U.S. forced to defend Manhattan Project park to Japan
John Roos, the US Ambassador to Japan, has written to Kazumi Matsui, mayor of Hiroshima, to reassure him that the Manhattan Project National Historical Park will serve as "an educational and commemorative facility."
Mr Roos said that a speech by President Barack Obama in Prague in 2009 in which he promised to work towards a world without atomic weapons "marked the beginning of the end of the nuclear weapons era."
"As we look to the future and a world without nuclear weapons, it is fitting to remember that era through the lens of history, which the promised park aims to achieve."
The plans for the three-site park were first detailed in August 2011, with Cindy Kelly, president of the Atomic Heritage Foundation, stating "A national park site would deepen public understanding of the development of the atom bomb in the context of the time, including how its creators felt about it from a moral and personal perspective....
comments powered by Disqus
- Priests race to save manuscripts from jihadists in Iraq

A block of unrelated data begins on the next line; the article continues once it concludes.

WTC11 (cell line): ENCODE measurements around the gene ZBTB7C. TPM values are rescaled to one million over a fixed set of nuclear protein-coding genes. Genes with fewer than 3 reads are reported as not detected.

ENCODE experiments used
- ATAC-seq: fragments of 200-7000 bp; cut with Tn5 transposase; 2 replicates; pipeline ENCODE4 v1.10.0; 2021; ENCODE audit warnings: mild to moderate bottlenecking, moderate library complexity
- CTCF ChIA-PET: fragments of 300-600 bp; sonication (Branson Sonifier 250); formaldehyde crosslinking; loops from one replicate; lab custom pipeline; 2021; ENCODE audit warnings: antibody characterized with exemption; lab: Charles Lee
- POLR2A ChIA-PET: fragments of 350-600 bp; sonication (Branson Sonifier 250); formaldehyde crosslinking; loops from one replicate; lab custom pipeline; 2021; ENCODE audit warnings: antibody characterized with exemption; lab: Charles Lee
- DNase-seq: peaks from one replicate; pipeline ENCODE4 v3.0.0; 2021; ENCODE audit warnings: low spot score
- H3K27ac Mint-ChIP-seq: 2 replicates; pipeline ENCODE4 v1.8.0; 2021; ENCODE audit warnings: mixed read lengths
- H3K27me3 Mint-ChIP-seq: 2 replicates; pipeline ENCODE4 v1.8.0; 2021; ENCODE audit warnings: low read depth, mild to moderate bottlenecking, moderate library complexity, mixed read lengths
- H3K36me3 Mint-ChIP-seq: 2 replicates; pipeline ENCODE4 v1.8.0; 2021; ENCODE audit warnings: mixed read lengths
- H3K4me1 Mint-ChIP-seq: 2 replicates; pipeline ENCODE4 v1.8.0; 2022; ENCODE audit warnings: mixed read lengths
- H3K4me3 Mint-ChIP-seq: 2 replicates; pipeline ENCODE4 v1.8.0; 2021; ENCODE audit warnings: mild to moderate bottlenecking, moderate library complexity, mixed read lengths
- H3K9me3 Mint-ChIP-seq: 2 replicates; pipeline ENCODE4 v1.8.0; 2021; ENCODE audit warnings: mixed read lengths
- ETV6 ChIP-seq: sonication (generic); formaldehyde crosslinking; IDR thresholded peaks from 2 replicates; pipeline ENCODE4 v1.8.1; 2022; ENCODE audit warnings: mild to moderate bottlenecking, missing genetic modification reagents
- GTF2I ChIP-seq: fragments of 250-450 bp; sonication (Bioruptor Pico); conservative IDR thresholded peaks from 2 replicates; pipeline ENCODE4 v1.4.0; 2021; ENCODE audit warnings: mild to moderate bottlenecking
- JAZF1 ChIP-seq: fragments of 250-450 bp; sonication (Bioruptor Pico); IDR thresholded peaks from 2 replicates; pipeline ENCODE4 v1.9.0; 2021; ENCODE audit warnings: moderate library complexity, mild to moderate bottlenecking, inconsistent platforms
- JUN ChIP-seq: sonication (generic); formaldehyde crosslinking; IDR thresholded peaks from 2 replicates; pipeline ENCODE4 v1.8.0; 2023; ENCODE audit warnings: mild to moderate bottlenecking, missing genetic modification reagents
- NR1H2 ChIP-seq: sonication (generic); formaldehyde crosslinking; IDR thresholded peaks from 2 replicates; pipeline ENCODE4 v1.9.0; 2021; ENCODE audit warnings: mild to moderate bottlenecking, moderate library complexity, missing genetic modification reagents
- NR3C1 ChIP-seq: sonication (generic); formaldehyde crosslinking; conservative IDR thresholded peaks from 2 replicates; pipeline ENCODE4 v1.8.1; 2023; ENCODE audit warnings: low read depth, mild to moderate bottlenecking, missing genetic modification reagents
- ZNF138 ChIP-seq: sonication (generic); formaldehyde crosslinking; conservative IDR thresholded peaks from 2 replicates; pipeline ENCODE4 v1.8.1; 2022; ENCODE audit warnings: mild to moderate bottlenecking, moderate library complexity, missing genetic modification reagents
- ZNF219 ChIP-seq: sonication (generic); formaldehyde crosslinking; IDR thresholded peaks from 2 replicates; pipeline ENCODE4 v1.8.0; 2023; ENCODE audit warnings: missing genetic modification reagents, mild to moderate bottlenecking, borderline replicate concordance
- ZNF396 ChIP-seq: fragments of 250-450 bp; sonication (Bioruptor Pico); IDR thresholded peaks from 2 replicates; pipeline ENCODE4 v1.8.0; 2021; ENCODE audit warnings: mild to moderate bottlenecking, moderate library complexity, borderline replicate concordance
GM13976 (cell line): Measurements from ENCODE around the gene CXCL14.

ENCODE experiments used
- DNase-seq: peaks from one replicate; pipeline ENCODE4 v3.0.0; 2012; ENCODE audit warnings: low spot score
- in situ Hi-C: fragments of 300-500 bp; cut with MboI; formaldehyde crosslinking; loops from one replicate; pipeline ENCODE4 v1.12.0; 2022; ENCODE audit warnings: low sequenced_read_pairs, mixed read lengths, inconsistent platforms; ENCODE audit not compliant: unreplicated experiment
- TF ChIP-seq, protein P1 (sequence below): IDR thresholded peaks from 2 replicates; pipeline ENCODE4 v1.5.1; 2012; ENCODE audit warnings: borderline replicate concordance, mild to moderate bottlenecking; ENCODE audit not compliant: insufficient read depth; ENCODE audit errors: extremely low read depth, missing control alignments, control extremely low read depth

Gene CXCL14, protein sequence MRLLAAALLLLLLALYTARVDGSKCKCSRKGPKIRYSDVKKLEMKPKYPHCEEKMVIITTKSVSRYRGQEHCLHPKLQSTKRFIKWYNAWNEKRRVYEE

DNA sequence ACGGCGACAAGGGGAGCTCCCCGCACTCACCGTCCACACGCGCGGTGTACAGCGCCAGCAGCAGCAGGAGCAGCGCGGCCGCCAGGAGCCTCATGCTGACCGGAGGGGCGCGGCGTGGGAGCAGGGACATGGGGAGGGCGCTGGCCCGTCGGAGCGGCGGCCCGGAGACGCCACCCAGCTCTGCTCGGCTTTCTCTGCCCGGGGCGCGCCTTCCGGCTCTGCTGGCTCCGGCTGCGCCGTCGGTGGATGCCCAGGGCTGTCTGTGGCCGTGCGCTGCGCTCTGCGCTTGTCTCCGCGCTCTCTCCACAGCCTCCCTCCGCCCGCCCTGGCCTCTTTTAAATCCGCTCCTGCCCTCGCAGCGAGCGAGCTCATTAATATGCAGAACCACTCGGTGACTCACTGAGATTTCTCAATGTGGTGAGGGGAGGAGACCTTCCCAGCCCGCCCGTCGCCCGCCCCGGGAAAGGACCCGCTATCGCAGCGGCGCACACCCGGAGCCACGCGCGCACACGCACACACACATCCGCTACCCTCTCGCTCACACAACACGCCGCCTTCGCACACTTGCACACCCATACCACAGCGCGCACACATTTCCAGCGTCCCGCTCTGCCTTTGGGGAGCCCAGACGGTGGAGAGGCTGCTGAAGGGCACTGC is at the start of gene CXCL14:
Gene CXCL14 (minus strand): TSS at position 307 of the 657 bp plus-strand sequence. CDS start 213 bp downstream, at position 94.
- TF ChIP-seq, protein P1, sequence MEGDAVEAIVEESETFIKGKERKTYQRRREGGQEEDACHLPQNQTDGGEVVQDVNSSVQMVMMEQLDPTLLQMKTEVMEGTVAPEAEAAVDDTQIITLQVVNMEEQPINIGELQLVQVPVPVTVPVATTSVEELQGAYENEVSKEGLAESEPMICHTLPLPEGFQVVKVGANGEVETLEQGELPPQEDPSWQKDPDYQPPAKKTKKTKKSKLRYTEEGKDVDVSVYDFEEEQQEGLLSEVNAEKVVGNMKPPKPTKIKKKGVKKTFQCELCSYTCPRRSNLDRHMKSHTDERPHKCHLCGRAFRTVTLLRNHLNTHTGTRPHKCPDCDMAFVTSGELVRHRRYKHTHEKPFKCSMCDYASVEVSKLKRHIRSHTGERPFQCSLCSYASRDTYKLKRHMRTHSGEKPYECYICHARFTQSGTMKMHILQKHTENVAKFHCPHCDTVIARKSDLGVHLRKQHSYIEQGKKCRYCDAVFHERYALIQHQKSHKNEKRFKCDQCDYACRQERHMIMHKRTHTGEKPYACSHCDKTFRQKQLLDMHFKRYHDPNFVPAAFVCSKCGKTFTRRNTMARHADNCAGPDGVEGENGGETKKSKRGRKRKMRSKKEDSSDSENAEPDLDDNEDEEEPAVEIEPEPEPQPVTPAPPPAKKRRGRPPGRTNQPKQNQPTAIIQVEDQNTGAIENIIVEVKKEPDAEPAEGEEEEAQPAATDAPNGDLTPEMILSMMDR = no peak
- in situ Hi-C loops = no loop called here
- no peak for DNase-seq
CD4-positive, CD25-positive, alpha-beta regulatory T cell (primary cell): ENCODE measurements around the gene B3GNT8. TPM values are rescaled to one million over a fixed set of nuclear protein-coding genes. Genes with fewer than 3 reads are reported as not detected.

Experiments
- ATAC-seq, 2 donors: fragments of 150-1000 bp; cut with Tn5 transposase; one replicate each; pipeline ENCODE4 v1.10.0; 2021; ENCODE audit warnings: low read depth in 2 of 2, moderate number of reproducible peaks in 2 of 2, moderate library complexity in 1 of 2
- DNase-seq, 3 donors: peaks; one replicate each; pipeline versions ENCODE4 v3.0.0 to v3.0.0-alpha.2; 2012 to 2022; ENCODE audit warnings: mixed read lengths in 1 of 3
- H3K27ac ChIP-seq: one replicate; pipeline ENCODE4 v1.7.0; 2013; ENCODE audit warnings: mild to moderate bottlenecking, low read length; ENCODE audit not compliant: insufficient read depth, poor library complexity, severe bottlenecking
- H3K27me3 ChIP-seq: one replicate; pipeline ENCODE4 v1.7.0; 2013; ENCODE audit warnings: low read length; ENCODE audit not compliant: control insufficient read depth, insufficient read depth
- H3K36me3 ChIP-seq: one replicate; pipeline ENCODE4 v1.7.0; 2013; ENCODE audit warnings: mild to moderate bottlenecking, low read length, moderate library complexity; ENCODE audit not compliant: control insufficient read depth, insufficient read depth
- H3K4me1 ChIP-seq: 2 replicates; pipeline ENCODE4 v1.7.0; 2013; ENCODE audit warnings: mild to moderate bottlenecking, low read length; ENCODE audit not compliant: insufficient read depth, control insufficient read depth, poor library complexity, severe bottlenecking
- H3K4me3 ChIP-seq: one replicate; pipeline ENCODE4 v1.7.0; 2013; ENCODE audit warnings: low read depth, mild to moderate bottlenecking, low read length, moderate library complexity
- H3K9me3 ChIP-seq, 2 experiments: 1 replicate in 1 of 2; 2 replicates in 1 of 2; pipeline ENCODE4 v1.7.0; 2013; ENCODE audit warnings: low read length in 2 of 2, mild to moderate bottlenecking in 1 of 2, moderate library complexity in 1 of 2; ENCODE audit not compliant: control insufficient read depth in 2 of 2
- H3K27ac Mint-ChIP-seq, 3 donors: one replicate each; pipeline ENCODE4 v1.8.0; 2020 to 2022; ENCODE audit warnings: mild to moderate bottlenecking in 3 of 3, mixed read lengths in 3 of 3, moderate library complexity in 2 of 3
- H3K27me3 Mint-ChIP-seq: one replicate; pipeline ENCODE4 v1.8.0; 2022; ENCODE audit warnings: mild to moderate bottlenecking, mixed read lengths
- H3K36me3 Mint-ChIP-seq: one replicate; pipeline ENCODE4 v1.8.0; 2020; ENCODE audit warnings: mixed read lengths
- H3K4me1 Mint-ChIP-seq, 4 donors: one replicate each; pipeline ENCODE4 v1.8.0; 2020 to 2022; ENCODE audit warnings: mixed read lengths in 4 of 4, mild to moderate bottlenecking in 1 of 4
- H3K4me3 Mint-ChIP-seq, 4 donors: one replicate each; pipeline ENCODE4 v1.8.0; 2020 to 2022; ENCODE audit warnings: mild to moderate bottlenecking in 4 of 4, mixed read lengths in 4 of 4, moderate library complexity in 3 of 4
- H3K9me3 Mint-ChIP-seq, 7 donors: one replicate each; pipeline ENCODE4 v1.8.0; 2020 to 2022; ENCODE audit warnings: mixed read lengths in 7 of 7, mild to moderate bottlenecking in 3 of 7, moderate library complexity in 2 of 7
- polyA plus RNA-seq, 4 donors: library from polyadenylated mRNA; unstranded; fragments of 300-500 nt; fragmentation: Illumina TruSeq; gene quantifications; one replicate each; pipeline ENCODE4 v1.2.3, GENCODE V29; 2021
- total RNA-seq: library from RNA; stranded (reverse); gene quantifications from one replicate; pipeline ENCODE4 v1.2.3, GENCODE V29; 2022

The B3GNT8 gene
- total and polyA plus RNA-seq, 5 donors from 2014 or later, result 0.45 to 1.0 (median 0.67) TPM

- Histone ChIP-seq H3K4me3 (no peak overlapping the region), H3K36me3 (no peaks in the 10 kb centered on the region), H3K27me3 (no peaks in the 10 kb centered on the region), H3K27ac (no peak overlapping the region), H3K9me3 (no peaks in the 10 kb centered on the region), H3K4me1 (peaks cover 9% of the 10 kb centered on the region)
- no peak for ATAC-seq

- Where Mud Is Archaeological Gold, Russian History Grew on Trees
- Conflict Uncovers a Ukrainian Identity Crisis Over Deep Russian Roots
- Heirs Claim Bank Made Off with Nazi-Looted Art
- Add the University of Virginia to the list of universities actively confronting their association with slavery
- Stanley Kutler’s book on Nixon Watergate abuses has been turned into a show on the web
- China bans books by pro-Hong Kong historian who retired from Princeton
- Fordham Historian Lambasts ‘Shabby Treatment’ In Row Over Israel Boycott, Vows to Continue Fighting Anti-Semitism
- George Mason's digital history program is 20 years old -- and celebrating
- Watergate researchers can now see the materials — including tapes — Len Colodny used in writing "Silent Coup"